Dosage: Desmopressin is an oral, sublingual, or intranasal spray formulation. Start with 200 μg p.O. 0-0-1 over two weeks. If not effective, increase to 400 μg p.O. 0-0-1 for two weeks; the maximal dosage is 600 μg p.O. 0-0-1. Only if there is a significant treatment effect, continue desmopressin therapy for 3–6 months before gradually reducing desmopressin doses over 8 to 10 weeks. In the event of a relapse, another cycle of desmopressin can be given over three months after a short treatment-free break.

Anticholinergic therapy:

Anticholinergics increase functional bladder capacity and inhibit autonomic detrusor contractions. Anticholinergics are indicated if there is clinical or urodynamic evidence of reduced functional bladder capacity or an overactive bladder. Effectivity is higher after unsuccessful desmopressin therapy.

Dosage: e.g., Propiverine daily 0.8 mg/kg body weight in 2–3 doses. Treatment alternatives for children are trospium and oxybutinin. See also the section on pharmacology and side effects of anticholinergics.

Tricyclic antidepressants:

Due to side effects, tricyclic antidepressants are a treatment option of third choice. The mechanism of action includes the anticholinergic effect of the antidepressants, an antidiuretic effect, and a putative effect on other transmitter systems. A complete treatment response can be expected in about 20–45% and an additional improvement in 15% of cases.

The side effects are problematic: sleep disturbance, nervousness, impaired appetite, nausea and vomiting, overdosing (limited therapeutic range), cardiotoxicity and a high probable recurrence after the termination of medication. The dosage of imipramine in children is 25–50 mg (1.5 mg/kg body weight) 0-0-1; there is no approval for the indication of enuresis (off-label medication).

Alarm training:

Alarm training is an effective treatment option for motivated children, ideal for patients with MEN and only one wetting during the night. A diaper insert with a moisture sensor wakes the child during wetting. Classic conditioning during therapy leads to wakening before wetting and enables voiding on the toilet. The response to alarm training can be judged after 12–16 weeks.

The effectiveness and, compared to all other forms of therapy, the low recurrence rate after the end of treatment have been proven by many randomized trials and meta-analyses. Successful therapy can be expected in 50–80% of children after 8–10 weeks, with 2/3 of children getting dry and sleeping through the night and 1/3 of children needing to void in the night. Combining alarm therapy with other behavioral therapy methods (bladder training, pelvic floor exercises, and motivational training) improves the results. Critics accuse the alarm therapy of disturbing sleep behavior too drastically, leading to poor daytime concentration. The side effects of alarm training also affect all other family members, so alarm therapy is often discontinued.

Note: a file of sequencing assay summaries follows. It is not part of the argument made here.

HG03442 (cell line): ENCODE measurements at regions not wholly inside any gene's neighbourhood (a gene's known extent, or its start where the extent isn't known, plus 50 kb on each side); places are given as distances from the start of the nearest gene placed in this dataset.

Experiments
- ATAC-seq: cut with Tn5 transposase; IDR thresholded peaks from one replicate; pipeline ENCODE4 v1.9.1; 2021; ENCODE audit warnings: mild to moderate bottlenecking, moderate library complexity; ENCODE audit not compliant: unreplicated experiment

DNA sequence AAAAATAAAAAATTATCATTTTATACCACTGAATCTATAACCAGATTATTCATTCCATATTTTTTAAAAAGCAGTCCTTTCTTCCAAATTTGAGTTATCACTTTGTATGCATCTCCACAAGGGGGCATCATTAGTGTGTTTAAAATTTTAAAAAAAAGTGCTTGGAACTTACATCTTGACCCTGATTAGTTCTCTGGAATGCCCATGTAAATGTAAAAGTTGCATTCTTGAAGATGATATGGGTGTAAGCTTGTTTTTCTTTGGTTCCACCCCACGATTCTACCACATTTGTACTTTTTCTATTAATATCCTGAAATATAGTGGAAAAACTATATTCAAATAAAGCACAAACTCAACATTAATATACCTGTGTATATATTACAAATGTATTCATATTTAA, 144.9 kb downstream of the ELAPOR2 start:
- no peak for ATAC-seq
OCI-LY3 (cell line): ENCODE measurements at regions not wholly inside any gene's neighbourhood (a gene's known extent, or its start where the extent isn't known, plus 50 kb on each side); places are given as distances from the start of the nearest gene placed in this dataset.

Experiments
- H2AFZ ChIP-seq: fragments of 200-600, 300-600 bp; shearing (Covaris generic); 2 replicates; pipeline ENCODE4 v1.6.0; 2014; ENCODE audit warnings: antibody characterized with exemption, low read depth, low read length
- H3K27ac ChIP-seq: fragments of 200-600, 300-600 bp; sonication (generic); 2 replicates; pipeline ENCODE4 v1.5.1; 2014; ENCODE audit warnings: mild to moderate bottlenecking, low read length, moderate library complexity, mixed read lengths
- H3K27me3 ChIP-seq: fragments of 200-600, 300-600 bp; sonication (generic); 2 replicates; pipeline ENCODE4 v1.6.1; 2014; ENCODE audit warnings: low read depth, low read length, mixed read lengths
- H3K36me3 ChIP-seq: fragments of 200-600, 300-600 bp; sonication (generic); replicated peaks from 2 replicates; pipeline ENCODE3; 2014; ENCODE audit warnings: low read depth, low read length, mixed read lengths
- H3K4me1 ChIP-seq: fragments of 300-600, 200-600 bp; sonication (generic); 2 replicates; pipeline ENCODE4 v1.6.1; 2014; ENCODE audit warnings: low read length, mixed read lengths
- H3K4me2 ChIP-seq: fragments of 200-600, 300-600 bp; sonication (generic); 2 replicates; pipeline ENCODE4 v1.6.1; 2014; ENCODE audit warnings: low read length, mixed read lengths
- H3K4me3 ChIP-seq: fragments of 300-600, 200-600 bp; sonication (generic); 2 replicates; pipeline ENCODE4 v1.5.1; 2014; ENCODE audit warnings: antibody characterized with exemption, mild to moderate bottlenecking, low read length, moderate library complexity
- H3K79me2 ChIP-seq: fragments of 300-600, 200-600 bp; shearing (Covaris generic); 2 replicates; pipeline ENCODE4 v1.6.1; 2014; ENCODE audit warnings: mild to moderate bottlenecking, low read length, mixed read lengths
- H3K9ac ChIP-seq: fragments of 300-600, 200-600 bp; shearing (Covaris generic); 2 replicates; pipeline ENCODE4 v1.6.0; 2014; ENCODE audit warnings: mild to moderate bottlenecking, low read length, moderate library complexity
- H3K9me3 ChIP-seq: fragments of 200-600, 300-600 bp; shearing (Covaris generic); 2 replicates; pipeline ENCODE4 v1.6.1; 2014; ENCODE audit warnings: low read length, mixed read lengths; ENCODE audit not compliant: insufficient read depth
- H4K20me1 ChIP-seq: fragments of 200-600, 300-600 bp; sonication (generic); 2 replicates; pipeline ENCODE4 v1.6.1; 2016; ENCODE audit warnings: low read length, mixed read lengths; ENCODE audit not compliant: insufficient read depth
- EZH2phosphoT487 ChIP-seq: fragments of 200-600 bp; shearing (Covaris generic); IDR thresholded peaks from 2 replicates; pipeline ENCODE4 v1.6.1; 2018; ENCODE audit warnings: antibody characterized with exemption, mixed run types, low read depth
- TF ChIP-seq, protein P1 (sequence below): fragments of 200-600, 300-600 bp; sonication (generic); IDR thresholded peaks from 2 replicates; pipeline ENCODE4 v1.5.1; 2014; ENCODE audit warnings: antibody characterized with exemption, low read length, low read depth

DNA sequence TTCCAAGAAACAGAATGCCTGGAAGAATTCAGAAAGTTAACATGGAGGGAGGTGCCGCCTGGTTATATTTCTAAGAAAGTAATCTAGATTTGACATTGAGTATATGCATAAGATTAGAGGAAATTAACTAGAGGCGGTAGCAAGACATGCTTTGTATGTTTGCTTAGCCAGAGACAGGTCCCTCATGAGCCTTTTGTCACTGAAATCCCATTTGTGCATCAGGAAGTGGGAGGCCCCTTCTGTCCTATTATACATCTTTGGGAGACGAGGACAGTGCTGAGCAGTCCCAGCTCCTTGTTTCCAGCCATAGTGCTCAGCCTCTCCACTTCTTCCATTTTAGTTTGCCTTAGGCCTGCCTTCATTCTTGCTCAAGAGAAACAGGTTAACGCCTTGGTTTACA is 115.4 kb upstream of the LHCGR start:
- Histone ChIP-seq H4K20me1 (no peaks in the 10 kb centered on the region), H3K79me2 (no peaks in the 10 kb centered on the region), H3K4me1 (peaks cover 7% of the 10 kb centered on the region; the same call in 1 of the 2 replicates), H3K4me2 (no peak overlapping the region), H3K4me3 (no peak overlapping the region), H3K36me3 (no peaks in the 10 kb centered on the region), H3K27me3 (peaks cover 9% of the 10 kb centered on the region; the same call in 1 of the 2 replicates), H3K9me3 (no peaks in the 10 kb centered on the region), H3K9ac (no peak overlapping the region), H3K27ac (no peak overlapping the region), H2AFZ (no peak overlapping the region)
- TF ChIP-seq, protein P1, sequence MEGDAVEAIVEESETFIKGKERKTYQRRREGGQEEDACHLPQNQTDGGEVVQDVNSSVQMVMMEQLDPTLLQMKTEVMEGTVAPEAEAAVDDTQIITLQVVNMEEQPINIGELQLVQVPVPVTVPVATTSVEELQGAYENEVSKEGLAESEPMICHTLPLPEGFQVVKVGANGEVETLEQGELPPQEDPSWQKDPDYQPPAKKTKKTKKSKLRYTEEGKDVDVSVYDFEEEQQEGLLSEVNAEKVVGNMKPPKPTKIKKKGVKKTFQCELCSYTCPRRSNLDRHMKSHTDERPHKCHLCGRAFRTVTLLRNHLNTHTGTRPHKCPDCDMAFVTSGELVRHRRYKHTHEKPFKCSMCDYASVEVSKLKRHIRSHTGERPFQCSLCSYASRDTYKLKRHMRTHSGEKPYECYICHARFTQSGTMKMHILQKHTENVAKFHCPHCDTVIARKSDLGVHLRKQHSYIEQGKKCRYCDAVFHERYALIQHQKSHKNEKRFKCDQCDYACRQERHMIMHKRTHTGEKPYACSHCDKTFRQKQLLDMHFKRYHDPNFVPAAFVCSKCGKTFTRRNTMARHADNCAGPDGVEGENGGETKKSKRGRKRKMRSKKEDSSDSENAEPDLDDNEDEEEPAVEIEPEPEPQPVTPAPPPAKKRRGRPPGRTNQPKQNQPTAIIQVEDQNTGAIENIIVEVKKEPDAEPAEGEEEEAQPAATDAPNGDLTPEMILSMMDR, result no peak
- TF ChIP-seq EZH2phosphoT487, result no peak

Some authors advocate the so-called "Overlearning" after an excellent response to alarm training to consolidate the success of the therapy and avoid a relapse. The child is offered increased amounts of water to drink in the evening so that it has to wake up and void at night. Overlearning is controversial.

Treatment of LUTS and comorbidities:

Biofeedback therapy for dysfunctional voiding, alpha blockers for bladder neck obstruction, and specific treatment of psychiatric comorbidities.

Complementary approaches:

Alternative forms of therapy, such as acupuncture and hypnosis, are available, but the evidence level is poor.

Index: 1–9 A B C D E F G H I J K L M N O P Q R S T U V W X Y Z


S2 Leitlinie auf AWMF.org: Enuresis und nicht-organische (funktionelle) Harninkontinenz bei Kindern und Jugendlichen

EAU guidelines: Paediatric Urology

von Gontard, A.; Schaumburg, H.; Hollmann, E.; Eiberg, H. & Rittig, S. The genetics of enuresis: a review.
J Urol, 2001, 166, 2438-2443.

Hjalmas, K.; Arnold, T.; Bower, W.; Caione, P.; Chiozza, L. M.; von Gontard, A.; Han, S. W.; Husman, D. A.; Kawauchi, A.; LAckgren, G.; Lottmann, H.; Mark, S.; Rittig, S.; Robson, L.; Walle, J. V. & Yeung, C. K. Nocturnal enuresis: an international evidence based management strategy.
J Urol, 2004, 171, 2545-2561

Schultz-Lampel und Thüroff 2000 SCHULTZ-LAMPEL, D. ; THÜROFF, J. W.: Enuresis und kindliche Harninkontinenz.
In: THÜROFF, JW (Hrsg.) ; SCHULTE-WISSERMANN, H (Hrsg.): Kinderurologie in Klinik und Praxis.
Stuttgart New York : Thieme, 2000, S. 265–275

  Deutsche Version: Ursachen und Diagnose der Enuresis und Therapie der kindlichen Harninkontinenz